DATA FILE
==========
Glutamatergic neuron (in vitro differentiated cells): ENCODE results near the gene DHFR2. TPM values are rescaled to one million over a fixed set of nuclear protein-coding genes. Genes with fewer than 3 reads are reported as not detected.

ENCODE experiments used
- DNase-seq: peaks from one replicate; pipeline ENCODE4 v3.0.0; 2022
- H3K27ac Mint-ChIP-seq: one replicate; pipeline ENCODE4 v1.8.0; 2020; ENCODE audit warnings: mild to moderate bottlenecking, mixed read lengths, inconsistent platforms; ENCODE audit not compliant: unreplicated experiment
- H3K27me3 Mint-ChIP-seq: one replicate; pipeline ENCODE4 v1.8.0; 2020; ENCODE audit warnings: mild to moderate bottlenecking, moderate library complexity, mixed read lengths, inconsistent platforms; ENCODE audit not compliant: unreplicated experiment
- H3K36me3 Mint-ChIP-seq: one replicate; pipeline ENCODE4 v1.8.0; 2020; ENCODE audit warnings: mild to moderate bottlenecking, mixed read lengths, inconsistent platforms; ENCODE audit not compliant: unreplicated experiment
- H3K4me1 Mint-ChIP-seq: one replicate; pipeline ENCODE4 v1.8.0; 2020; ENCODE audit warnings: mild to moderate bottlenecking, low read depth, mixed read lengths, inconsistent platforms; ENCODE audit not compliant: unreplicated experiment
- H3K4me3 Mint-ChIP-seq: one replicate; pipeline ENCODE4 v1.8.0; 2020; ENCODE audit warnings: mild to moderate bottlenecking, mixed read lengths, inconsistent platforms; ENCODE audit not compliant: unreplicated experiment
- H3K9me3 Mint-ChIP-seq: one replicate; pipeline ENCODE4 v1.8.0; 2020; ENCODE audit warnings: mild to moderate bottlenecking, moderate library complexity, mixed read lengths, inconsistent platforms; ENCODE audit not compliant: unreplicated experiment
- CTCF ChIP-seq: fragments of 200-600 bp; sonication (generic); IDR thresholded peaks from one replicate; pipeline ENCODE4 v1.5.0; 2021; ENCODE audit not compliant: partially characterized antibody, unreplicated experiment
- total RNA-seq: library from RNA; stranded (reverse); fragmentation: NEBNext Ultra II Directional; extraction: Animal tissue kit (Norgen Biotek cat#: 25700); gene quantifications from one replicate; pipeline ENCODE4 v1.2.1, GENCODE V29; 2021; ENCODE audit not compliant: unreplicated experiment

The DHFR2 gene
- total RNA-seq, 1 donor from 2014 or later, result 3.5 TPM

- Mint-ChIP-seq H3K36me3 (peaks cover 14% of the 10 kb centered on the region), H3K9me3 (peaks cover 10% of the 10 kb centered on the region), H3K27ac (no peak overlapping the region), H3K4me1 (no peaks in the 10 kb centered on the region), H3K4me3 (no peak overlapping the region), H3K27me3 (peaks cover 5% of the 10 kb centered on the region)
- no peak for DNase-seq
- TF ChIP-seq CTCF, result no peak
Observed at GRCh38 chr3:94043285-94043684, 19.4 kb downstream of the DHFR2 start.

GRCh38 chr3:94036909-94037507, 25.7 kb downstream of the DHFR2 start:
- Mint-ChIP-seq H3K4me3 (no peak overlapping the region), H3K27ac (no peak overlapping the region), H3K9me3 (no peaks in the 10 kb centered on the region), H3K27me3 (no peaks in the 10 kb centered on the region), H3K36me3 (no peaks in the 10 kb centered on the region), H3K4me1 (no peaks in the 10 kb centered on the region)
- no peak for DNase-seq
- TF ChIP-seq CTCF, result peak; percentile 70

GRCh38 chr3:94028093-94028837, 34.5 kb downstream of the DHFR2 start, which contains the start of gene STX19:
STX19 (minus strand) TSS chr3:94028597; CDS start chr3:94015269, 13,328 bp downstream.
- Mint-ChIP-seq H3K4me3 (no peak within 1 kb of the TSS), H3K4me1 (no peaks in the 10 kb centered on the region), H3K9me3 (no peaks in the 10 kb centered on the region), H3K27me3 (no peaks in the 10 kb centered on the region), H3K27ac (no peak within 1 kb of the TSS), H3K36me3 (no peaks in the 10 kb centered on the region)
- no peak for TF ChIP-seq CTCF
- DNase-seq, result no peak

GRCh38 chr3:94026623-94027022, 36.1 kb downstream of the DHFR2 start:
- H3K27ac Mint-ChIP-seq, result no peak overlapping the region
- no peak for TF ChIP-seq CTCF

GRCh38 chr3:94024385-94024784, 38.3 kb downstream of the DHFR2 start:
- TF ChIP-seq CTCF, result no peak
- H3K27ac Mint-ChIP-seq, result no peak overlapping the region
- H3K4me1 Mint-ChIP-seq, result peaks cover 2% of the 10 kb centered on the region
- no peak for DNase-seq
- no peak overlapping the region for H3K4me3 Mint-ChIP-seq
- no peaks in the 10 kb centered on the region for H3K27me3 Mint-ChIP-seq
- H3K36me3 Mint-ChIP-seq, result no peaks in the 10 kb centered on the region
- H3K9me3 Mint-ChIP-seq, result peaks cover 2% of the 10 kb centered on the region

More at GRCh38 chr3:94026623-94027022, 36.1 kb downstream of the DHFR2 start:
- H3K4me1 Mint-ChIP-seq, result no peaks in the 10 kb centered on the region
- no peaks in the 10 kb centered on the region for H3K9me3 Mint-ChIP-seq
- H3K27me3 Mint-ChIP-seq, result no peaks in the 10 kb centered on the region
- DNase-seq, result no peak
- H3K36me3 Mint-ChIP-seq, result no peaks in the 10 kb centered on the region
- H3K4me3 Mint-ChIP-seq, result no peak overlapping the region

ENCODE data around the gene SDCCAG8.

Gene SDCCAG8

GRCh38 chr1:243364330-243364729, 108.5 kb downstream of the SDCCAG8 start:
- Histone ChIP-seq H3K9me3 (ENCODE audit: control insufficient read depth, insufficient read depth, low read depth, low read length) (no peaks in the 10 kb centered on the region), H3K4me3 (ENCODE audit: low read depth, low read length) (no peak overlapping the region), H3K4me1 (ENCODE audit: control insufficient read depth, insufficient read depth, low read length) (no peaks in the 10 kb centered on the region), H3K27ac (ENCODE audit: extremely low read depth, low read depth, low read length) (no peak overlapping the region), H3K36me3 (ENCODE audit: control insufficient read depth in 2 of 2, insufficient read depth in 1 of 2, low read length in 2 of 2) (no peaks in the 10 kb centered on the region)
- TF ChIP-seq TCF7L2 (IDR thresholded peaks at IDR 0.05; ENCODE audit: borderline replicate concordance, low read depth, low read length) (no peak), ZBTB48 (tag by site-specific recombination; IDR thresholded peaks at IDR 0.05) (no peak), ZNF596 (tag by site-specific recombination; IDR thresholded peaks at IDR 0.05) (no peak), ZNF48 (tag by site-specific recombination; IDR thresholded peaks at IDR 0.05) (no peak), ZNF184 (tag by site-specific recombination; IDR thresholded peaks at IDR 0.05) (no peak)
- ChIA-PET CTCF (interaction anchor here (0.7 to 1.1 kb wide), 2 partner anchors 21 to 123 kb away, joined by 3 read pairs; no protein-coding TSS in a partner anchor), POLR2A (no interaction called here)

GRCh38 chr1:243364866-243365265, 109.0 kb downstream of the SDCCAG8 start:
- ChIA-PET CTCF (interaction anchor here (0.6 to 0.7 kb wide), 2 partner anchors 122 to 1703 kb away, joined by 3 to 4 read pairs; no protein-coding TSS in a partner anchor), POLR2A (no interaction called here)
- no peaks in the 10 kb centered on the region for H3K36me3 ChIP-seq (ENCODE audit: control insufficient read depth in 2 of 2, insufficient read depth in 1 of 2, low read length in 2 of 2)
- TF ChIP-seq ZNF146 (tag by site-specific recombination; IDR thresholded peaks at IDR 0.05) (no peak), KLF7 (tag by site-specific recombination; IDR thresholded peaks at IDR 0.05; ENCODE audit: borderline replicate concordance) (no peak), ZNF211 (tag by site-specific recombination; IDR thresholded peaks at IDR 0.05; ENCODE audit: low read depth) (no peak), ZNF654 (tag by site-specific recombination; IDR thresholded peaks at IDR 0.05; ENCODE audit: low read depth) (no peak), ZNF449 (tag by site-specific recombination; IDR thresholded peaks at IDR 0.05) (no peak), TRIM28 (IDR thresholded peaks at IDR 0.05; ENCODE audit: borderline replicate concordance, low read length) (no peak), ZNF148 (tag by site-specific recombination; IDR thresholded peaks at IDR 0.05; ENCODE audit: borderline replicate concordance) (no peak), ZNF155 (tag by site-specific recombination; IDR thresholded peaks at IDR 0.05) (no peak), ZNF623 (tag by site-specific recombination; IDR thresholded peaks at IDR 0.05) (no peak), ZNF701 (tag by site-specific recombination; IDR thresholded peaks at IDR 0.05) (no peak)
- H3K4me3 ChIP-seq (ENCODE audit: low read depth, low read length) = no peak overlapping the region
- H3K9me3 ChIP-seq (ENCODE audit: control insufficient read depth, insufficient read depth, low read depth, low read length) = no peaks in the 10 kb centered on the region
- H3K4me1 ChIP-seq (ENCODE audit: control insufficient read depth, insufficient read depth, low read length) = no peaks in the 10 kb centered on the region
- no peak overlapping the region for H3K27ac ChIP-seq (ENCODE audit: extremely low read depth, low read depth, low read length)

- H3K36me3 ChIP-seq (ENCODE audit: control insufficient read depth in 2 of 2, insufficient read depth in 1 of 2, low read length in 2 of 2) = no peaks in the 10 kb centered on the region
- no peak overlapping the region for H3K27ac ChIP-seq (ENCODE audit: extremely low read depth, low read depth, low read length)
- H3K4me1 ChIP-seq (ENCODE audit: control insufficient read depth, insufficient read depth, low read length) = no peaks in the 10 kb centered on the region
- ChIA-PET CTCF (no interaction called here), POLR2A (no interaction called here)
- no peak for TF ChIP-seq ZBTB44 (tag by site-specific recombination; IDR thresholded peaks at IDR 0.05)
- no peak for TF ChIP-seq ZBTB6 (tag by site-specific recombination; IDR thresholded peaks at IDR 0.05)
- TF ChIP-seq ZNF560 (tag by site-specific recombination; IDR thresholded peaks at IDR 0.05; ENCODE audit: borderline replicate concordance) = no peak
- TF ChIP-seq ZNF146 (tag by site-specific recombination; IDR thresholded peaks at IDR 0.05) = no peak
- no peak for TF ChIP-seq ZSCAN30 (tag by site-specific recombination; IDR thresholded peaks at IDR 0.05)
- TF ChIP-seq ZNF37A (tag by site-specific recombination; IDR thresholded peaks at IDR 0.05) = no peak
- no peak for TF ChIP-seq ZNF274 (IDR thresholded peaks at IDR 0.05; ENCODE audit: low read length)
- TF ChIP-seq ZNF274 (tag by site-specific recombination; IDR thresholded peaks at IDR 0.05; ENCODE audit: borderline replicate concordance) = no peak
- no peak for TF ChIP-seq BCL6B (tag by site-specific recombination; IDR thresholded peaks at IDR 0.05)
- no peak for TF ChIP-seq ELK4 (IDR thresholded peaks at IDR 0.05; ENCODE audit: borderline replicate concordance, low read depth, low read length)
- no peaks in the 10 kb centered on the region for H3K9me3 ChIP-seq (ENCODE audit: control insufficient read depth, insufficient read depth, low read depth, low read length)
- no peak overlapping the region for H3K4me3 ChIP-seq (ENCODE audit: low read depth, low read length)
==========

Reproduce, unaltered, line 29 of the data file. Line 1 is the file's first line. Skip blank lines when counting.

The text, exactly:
- no peak for TF ChIP-seq CTCF